Archive for the ‘Rest Breaks’ Category
As many of you know from my prior postings, the Fair Labor Standards Act (FLSA) requires all non-exempt hourly employees to be paid for all time worked on an hourly basis and for all overtime worked at time and a half. This includes all work off the clock. Just because your employer tells you to work before punching in and or after punching out does not make it right or legal under the FLSA. In addition, if you are forced to work during your lunch break, you are required to be paid for that time and if it puts you over forty hours per week, then you are entitled to overtime.
Well apparently, someone in Walt Disney World’s vast legal department has not been carefully watching its cast and its supervisors. Since it agreed to pay dozens of clerks $433,000 in back pay for work performed before and after their normal shifts, according to Business Week magazine.
A report said Disney will pay the money to 69 employees of its food and beverage department in its theme park after the company was determined to have violated the Fair Labor Standards Act.
Their work was also performed during meal times, the magazine reported, and managers were not guiding employees according to the Fair Labor Standards Act.
So don’t work without getting paid for it. If you suspect your employer is not paying you correctly get it checked out by the U.S. Department of Labor, who enforces the FLSA, or an employment attorney that handles FLSA cases.
Many employees, who are hourly employees, question whether or not their employer must give them lunch breaks or rest breaks during the course of the day. The general answer, under Federal law, is no. However some states have their own rest or lunch break statutes for employees, which as of the posting of this blog, include: California, Colorado, Delaware, Illinois, Kentucky, Maine, Massachusetts, Minnesota, Nebraska, Nevada, New Hampshire, New York, New Jersey, North Dakota, Puerto Rico, Ohio, Oregon, Rhode Island, Tennessee, Vermont, Washington, West Virginia, Wisconsin. Each of these laws vary as to what type of break must be provided and to whom they must be provided so take a look at the relevant laws for your state.
Those of you who don’t have an applicable state law, do not fret. Under the Federal Fair Labor Standards Act (FLSA), If your employer does have a policy of giving rest breaks of about 20 minutes or less, must pay employees for their time while on such work breaks.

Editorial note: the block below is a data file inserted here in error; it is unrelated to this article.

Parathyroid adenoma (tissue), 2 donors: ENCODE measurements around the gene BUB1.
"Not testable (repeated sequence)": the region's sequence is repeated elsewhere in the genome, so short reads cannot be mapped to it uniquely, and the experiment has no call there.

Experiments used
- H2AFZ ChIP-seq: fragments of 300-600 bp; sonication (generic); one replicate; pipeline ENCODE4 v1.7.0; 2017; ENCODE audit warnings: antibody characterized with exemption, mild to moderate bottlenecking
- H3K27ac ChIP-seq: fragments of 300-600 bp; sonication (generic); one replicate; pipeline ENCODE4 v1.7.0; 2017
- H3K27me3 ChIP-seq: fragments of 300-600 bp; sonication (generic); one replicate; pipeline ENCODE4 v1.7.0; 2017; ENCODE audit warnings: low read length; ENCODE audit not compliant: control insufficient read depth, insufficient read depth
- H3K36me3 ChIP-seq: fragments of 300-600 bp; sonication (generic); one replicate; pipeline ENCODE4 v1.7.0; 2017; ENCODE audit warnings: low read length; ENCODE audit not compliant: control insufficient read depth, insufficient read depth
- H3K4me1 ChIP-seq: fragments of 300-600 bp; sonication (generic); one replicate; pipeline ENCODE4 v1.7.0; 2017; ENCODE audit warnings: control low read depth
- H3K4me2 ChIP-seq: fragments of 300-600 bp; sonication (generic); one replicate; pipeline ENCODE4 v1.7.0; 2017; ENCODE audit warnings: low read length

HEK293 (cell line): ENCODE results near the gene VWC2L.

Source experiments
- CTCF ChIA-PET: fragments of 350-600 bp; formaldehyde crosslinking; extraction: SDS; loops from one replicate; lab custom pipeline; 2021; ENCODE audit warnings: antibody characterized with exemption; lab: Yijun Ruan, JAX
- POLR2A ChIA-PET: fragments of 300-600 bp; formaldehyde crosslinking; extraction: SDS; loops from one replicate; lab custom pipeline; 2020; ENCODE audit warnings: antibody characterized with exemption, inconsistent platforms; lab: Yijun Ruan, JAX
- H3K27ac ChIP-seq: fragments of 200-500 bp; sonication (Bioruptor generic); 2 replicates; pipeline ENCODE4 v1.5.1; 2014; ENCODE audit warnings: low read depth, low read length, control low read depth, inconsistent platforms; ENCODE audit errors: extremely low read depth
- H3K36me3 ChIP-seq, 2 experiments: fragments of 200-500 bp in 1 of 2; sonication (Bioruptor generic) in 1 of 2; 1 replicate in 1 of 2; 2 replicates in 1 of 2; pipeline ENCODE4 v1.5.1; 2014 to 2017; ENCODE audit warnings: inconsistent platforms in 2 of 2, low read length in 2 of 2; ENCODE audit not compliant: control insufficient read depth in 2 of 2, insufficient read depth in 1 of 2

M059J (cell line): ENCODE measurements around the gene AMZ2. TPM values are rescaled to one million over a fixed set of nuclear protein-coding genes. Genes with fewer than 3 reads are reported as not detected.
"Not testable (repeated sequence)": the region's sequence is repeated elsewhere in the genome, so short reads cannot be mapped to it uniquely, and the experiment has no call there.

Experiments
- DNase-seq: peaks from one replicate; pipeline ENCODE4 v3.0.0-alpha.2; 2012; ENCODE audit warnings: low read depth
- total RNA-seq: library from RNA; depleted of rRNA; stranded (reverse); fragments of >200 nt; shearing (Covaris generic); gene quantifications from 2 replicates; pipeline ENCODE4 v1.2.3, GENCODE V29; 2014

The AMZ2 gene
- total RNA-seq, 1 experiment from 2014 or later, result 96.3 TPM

In other words, the FLSA does not require employers to give rest breaks of any length. But, if employers give short rest breaks anyway, under the FLSA the work breaks are counted as time for which employers must pay employees. If authorized rest breaks extend work hours into overtime, under the FLSA employers must pay the overtime to eligible employees.
Under the FLSA, if employers do give meal breaks voluntarily, they do not have to pay employees while they’re on such work breaks. However, the breaks must be bona fide meal breaks for employers to be relieved of break pay.
For example, an employer who voluntarily offers a daily meal break by policy, but who does not pay employees while they’re on their meal break, must allow employees to take the whole break without working. Otherwise, it is not a bona fide meal break under the FLSA. Instead, it counts as work time, for which the employer must pay employees.
In other words, employers can’t simply label work breaks as meal, dinner or lunch breaks to evade paying employees while they’re on such breaks. Employers must allow employees to take meal breaks free of work duties.
One interesting issue that has arisen lately is with regard to “smart time clocks” which automatically deduct from an employees time card a thirty minute lunch break, whether you take it or not and whether you work through lunch or not. If your employer is automatically taking out your lunch break and you are either not taking the lunch or working through the lunch, then your employer needs to pay you for this time and include it in overtime calculations.
If your employer is violating any of these rules, go seek the assistance of an employment law attorney, or the U.S. Department of Labor.